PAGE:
Thirty years ago today, the Voyager 1 spaceprobe had completed its ncounters with the outer planets and was careening out of our solar system. The time came to shut off the probes' cameras to preserve power and memory for the other onboard scientific instruments. But before engineers flipped the switch, one last photo opportunity was not to be missed. From my liner notes to the Voyager Golden Record vinyl box set:
Astronomer and educator Carl Sagan, a member of the Voyager Imaging Team, had persuaded NASA engineers to turn Voyager 1’s cameras back toward the sun and take the first-ever portrait of our solar system from beyond its outer boundary. Sixty frames, taken on Valentine’s Day, February 14, 1990, were combined into a single mosaic, known today as the “Solar System Portrait,” albeit with Mars and Mercury lost in the sun’s glare. Centered in a ray of scattered light in the camera’s optics is a tiny speck, just .12 pixels in size: Earth from 6 billion kilometers away—a “pale blue dot,” as Sagan called it. It’s an iconic image that holds the power to shift our perspective in an instant.
“There is perhaps no better demonstration of the folly of human conceits than this distant image of our tiny world,” Sagan wrote in Pale Blue Dot (1994). “To me, it underscores our responsibility to deal more kindly with one another, and to preserve and cherish the pale blue dot, the only home we’ve ever known.”
Please join us in celebrating Carl Sagan's valentine to humanity:
Read the rest
Yesterday, a satellite smaller than a shoebox unfurled a solar sail making it the first spacecraft to orbit the Earth powered by sunlight. LightSail2 is a project of the Planetary Society, a fantastic nonprofit organization co-founded by astronomer and science educator Carl Sagan. From the New York Times:
Read the rest
For centuries, it was only a dream: traveling through space propelled by the sun’s photons. It was first imagined in the 1600s by Johannes Kepler, the German astronomer who described the laws of the planets’ orbits. In 1964, Arthur C. Clarke moved it into the realm of science fiction in “Sunjammer,” a short story. Carl Sagan, the cosmologist, believed it could be more than a speculative fantasy, and in the 1970s began promoting the building of solar sails for space exploration.
After 10 years of planning and over 40,000 private donations worth $7 million, that idea took flight on Tuesday, as LightSail 2, a spacecraft built for the Planetary Society, co-founded by Mr. Sagan, began what its creators hope will be a year of sailing around Earth.
“This is still one of the most feasible pathways to have real interstellar space travel in the future,” said Sasha Sagan, a writer as well as the daughter of the astronomer.
If it succeeds in its mission, it will contribute to overcoming one of the greatest limitations on the outer bounds of space travel — that the power that steers spacecraft, usually hydrazine fuel, eventually runs out.
In 1977, just a few months after Voyager 1 and 2 began their grand tour of the solar system, Carl Sagan gave the esteemed Christmas Lectures at the Royal Institution of Great Britain. You can watch them below via YouTube or at the Read the rest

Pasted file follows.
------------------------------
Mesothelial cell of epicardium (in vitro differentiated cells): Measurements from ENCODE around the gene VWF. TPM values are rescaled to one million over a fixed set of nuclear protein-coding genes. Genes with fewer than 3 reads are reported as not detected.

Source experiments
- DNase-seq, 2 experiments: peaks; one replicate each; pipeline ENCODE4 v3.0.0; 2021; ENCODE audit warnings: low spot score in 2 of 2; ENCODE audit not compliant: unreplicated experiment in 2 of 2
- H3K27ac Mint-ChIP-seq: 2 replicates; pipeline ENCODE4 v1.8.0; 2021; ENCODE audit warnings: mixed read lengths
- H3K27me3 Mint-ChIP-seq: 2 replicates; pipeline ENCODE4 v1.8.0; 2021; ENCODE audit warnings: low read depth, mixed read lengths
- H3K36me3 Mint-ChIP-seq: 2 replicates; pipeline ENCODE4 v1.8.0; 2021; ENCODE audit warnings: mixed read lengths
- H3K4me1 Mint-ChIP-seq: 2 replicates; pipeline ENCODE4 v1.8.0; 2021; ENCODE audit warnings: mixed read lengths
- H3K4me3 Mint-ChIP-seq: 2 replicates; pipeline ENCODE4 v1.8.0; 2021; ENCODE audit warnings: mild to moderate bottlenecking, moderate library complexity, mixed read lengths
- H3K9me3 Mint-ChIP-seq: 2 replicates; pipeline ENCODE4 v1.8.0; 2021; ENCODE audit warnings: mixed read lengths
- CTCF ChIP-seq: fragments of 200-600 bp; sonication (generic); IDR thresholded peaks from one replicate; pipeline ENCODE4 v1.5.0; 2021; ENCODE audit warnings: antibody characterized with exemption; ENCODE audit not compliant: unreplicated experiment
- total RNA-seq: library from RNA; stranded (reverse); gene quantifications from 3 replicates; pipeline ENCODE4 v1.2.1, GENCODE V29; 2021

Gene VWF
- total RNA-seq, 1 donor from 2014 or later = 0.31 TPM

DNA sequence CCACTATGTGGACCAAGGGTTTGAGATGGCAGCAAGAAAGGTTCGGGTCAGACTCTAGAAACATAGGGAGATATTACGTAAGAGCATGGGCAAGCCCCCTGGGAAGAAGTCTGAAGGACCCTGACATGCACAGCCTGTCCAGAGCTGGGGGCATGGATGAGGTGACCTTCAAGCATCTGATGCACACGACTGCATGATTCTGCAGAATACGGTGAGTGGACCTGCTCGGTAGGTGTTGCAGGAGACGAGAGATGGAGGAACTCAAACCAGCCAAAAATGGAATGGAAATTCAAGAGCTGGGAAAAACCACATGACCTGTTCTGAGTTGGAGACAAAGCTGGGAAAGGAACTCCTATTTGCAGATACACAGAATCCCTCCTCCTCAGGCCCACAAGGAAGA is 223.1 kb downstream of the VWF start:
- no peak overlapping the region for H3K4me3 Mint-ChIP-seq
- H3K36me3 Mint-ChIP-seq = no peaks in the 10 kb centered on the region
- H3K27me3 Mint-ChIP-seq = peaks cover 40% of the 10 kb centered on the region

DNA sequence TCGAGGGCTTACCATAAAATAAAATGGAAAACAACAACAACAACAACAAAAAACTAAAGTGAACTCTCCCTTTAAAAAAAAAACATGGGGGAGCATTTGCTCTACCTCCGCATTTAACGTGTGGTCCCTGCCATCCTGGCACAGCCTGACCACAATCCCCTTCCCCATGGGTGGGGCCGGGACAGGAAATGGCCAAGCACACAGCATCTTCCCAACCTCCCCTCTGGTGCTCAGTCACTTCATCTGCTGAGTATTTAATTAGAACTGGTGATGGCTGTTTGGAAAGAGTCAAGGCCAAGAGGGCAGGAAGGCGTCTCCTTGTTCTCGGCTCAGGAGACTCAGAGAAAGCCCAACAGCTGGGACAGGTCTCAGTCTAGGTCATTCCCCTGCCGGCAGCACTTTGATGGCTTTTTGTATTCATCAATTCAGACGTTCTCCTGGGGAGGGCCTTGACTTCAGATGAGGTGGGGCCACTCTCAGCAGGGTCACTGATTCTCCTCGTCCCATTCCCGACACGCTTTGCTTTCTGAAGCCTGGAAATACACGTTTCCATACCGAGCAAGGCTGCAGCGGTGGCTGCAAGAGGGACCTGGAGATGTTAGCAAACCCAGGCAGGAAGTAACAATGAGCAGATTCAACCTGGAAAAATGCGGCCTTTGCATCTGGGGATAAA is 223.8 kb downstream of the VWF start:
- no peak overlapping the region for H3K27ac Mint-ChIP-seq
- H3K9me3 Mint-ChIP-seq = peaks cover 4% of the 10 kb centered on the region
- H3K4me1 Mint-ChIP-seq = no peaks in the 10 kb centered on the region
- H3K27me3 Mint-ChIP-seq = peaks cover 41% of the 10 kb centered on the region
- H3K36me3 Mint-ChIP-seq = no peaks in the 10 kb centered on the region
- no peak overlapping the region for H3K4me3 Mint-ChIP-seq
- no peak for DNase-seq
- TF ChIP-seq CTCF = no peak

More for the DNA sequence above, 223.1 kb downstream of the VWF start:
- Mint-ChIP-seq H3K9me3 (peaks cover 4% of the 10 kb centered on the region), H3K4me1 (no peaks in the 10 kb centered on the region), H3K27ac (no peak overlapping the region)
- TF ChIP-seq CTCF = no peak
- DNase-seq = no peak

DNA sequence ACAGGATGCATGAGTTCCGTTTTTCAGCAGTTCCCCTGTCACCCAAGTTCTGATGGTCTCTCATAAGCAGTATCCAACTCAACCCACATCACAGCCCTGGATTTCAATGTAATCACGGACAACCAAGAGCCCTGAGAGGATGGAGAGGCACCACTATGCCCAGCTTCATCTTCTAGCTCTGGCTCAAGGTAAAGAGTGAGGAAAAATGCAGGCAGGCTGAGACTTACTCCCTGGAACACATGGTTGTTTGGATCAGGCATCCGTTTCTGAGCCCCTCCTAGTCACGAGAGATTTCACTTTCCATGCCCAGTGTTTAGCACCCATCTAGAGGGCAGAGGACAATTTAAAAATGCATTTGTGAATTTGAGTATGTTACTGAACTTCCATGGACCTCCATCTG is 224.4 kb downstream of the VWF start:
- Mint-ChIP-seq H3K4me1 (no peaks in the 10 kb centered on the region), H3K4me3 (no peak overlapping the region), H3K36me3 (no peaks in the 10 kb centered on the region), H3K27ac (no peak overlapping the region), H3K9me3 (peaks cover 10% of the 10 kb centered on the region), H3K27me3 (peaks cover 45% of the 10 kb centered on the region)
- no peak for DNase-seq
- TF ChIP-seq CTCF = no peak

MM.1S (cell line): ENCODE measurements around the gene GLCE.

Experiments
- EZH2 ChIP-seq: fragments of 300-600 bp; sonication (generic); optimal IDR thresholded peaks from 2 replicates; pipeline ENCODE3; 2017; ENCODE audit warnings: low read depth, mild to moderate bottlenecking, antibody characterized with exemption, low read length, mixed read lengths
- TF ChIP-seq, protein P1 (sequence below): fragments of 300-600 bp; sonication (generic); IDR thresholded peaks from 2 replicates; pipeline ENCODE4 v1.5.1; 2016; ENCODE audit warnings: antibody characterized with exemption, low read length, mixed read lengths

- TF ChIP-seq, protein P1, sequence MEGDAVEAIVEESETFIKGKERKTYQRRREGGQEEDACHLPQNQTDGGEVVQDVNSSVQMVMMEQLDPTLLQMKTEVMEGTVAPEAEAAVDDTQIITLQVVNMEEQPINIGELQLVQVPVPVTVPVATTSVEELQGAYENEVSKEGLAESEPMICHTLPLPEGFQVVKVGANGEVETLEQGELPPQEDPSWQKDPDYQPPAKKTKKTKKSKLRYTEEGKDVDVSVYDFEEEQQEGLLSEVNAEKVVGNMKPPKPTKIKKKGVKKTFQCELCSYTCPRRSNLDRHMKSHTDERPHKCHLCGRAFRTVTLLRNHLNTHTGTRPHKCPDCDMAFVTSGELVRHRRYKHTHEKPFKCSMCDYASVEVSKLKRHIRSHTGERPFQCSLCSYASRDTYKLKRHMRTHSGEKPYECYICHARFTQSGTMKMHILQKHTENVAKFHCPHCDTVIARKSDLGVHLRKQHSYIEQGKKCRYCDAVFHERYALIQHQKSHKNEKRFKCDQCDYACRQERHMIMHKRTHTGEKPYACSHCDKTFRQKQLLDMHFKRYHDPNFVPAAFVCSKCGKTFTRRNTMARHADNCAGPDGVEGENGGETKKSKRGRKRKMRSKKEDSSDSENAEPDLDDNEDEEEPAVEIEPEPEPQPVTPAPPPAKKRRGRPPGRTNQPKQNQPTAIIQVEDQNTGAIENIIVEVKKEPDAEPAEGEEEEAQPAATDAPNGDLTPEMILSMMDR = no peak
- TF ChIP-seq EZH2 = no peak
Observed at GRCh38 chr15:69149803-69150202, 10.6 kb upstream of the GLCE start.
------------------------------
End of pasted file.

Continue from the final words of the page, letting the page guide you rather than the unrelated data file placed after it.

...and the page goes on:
The Pale Blue Dot was made as a tribute to Carl Sagan "as the final project for the Animation 01 course at Ringling College of Art and Design." Read the rest
Apple released this lovely new commercial featuring Carl Sagan reading from his magnificent 1994 book Pale Blue Dot: A Vision of the Human Future in Space, now available as an audiobook. This surprising partnership spurred Adweek to interview my friend Ann Druyan, Sagan's wife, collaborator, and creative director of the Voyager Golden Record, about being the "keeper of (Carl's) flame," her own work, and the politics of science. As always, Annie is profoundly eloquent and inspiring. From Adweek:
Read the rest
It feels like science has been so embattled recently, that just being a scientist, just advocating for science has become a political stance in a way that it wouldn’t have been, say, six years ago.
That’s a really good point, but it’s also true there are perturbations. The pendulum swings back and forth.There are moments when science is considered heroic.
A good example from my point of view is that I was completely opposed to the war against Vietnam and to the institutional and social racism of the 1960s and generally America’s conduct throughout the world, and yet when we landed on the moon, I was proud to be an American. Even though I knew how complicated the road to the moon had been in terms of international politics and competition in the nuclear arms race, I thought this mythic accomplishment was something that really spoke well of us. It was a rare moment for human self-esteem and American self-esteem at that time.
Think back to the 1920s and Charles Darwin on trial, and you can say it was really a political statement to believe in modern biology and be a biologist at that time.
"A literal reading of the Bible simply is a mistake; I mean it’s just wrong," Sagan told Studs Terkel in 1985. (Blank on Blank)
Read the rest
In celebration of the new Cosmos: A Spacetime Odyssey, Joel Achenbach wrote a feature for Smithsonian about Carl Sagan's enduring impact on the popularization of science. Achenbach visited the recently-available Sagan archive at the Library of Congress and highlighted some great bits, including details of Sagan and astronomer Frank Drake's 1974 visit with bOING bOING patron saint Timothy Leary while Tim was incarcerated. Sagan had enjoyed Tim's excellent (and now scarce) book Terra II, a philosophical manual for space migration. Read the rest